In the 12 months of housing – our government gave to us
12 December 2018
It was once said that a week is a long time in politics but recently it has felt that an hour is a lifetime. With all that is happening right now, and with 2019 rapidly approaching, it feels like the right time to pause and reflect on what has been a momentous year for housing.
So, deep breath…. In the 12 months of 2018, housing policy gave to us:
Letwin review published
Social housing green paper consulted
HRA cap abolished
Revised NPPF adopted
New design commission
London Plan consulted
Strategic partnerships agreed*
Estate regeneration ballots implemented
Strategic plan released*
Forward funding for housing
And Help to Buy to 2023
In addition to the above we also saw a new Secretary of State in James Brokenshire and (another) new Housing Minister, with Kit Malthouse taking over the remit. To reflect the importance of housing as one of the key domestic priorities for the Prime Minister, the department had a name change to the Ministry of Housing, Communities and Local Government.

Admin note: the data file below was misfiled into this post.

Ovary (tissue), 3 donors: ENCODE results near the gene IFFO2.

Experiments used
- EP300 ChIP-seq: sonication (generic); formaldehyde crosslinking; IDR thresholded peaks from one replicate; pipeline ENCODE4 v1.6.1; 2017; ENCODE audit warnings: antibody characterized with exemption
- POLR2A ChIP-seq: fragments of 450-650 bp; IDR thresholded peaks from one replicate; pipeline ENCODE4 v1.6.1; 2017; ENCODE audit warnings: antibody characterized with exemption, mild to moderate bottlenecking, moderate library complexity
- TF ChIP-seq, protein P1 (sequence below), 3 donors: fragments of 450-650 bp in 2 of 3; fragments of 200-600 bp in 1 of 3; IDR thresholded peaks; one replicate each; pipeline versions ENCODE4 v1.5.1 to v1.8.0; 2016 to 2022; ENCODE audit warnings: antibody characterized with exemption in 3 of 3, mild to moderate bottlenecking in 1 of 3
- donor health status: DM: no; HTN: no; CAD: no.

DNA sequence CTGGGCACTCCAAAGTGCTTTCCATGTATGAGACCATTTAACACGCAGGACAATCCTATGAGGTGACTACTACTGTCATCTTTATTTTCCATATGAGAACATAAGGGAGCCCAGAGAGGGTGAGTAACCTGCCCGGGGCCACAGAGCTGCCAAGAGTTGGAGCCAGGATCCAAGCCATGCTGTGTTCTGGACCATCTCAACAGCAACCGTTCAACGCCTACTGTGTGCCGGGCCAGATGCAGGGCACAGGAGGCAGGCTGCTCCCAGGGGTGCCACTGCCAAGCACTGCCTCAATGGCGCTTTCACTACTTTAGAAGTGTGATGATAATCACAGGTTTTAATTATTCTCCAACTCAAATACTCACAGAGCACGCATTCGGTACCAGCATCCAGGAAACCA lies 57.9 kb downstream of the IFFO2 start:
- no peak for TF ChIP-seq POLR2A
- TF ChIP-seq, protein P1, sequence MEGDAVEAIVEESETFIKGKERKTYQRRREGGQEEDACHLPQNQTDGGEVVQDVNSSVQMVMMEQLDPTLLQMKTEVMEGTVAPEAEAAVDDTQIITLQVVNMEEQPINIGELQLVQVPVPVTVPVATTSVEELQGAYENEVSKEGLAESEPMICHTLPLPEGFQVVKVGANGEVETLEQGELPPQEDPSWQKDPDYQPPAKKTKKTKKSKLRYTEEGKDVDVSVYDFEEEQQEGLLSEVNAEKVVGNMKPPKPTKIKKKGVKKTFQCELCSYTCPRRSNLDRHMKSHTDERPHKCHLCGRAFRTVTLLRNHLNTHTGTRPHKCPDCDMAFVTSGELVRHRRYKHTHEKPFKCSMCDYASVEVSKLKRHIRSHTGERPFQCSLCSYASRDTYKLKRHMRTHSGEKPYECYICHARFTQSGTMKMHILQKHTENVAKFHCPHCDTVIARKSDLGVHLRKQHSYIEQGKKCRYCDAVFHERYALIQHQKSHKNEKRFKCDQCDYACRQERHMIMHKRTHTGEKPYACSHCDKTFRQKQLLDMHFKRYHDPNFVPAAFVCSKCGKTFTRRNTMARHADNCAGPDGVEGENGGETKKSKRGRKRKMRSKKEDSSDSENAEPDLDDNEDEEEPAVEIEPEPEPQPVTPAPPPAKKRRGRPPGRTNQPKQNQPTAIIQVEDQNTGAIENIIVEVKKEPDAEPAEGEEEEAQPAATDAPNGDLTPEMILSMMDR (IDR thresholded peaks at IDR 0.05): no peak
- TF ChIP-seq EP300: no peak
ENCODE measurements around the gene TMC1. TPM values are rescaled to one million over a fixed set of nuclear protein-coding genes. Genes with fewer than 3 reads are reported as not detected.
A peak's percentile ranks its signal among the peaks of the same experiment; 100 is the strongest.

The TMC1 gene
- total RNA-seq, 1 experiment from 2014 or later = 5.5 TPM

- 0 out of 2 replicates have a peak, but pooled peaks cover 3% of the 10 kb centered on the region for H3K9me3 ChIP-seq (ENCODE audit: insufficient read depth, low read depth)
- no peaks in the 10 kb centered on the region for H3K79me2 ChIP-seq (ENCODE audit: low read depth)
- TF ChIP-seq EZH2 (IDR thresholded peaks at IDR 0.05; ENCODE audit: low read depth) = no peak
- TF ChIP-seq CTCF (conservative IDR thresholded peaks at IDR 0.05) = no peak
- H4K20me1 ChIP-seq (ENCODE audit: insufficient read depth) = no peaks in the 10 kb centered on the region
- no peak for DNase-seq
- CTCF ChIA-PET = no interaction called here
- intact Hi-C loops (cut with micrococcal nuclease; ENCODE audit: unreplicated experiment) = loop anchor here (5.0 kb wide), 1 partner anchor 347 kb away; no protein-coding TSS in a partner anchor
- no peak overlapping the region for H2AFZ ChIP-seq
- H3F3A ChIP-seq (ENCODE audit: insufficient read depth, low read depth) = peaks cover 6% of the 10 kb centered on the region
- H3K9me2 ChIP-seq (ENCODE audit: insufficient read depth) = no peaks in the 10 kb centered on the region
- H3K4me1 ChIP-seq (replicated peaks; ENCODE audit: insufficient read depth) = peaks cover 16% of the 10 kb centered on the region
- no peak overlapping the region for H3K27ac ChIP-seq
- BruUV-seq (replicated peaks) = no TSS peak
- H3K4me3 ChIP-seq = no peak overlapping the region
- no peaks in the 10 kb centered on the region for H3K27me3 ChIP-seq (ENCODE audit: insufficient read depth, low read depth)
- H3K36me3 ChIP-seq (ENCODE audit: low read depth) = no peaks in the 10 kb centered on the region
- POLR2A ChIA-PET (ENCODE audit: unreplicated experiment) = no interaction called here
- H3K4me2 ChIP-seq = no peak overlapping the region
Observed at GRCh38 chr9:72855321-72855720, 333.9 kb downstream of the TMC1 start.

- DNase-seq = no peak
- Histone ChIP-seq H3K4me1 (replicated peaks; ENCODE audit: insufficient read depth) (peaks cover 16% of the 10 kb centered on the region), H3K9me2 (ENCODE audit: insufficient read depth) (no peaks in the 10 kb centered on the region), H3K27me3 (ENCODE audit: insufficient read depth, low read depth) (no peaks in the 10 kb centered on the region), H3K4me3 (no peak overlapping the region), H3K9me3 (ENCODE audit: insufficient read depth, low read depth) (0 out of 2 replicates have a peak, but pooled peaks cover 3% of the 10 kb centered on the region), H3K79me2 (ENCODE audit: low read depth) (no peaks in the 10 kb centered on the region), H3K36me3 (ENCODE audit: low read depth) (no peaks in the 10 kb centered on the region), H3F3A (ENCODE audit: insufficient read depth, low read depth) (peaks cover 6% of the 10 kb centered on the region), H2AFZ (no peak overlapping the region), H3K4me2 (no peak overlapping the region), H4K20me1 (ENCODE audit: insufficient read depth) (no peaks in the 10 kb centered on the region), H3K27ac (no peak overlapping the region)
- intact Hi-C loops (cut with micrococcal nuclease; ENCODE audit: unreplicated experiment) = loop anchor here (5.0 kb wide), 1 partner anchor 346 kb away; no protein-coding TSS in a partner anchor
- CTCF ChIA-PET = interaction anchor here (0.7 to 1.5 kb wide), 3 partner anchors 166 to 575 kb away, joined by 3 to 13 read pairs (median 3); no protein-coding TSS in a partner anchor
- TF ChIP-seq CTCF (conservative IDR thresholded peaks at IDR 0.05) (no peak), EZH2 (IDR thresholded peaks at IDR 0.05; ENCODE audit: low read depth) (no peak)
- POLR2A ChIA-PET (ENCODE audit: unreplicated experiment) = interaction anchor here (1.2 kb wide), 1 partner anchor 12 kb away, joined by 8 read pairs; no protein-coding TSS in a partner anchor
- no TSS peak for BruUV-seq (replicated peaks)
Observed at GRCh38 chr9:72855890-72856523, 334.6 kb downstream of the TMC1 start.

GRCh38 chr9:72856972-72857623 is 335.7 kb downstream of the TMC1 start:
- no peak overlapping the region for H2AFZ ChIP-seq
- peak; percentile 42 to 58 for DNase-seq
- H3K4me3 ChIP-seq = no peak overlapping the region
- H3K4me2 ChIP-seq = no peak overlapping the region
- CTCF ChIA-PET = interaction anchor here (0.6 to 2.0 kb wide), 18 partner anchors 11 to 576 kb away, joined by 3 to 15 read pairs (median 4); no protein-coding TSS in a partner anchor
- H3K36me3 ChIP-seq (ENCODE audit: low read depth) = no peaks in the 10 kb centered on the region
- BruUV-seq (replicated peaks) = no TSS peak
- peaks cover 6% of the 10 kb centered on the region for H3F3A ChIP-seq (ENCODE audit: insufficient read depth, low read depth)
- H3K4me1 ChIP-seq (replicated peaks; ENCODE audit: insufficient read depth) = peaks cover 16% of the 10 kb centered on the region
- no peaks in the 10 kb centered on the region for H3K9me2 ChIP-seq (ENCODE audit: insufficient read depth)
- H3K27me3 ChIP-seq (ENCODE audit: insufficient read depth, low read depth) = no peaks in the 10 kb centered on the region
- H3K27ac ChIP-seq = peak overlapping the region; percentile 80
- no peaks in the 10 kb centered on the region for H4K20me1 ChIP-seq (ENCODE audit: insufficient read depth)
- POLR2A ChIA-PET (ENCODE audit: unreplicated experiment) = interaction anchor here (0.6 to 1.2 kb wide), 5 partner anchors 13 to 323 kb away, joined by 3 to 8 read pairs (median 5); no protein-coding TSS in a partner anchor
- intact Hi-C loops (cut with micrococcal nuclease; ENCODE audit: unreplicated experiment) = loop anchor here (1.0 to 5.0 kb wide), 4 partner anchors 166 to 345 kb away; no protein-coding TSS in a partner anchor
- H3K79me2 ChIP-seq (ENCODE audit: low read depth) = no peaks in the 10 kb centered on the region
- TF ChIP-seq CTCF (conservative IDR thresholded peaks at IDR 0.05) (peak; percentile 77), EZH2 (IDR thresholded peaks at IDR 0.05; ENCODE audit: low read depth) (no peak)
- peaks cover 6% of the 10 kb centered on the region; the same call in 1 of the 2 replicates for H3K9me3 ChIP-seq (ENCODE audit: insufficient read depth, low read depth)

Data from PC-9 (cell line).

A shift on social housing
However, for me, the biggest change that we saw this year has been the relationship between Government and social housing. 2018 saw a significant shift in government attitudes to both those who live in social housing and those who provide social housing.
This was demonstrated through the Social Housing Green Paper, the Prime Minister’s speech at the National Housing Federation conference and the lifting of the Housing Revenue Account cap so that local authorities can build social rented homes.
What does 2019 hold for housing?
There will no doubt be a number of crystal ball blogs published in the coming weeks, but with the continued chaos over Brexit and indeed who will be the future Prime Minister it is all but impossible to say with any certainty what will happen.
We know that the market is cooling, that we don’t have enough construction workers, and that if we are to build the homes, especially, the affordable homes that the country needs, then much more public money is required.
London needs 65,000 homes built a year and England as a whole needs 300,000 built a year. In order to meet these numbers, we need more land, more money and better ways of building. Our Building London Summit in January will explore these key areas, and much more. If your crystal ball is as cloudy as mine, our experts on the day maybe able to provide that much needed clarity.
* Homes England
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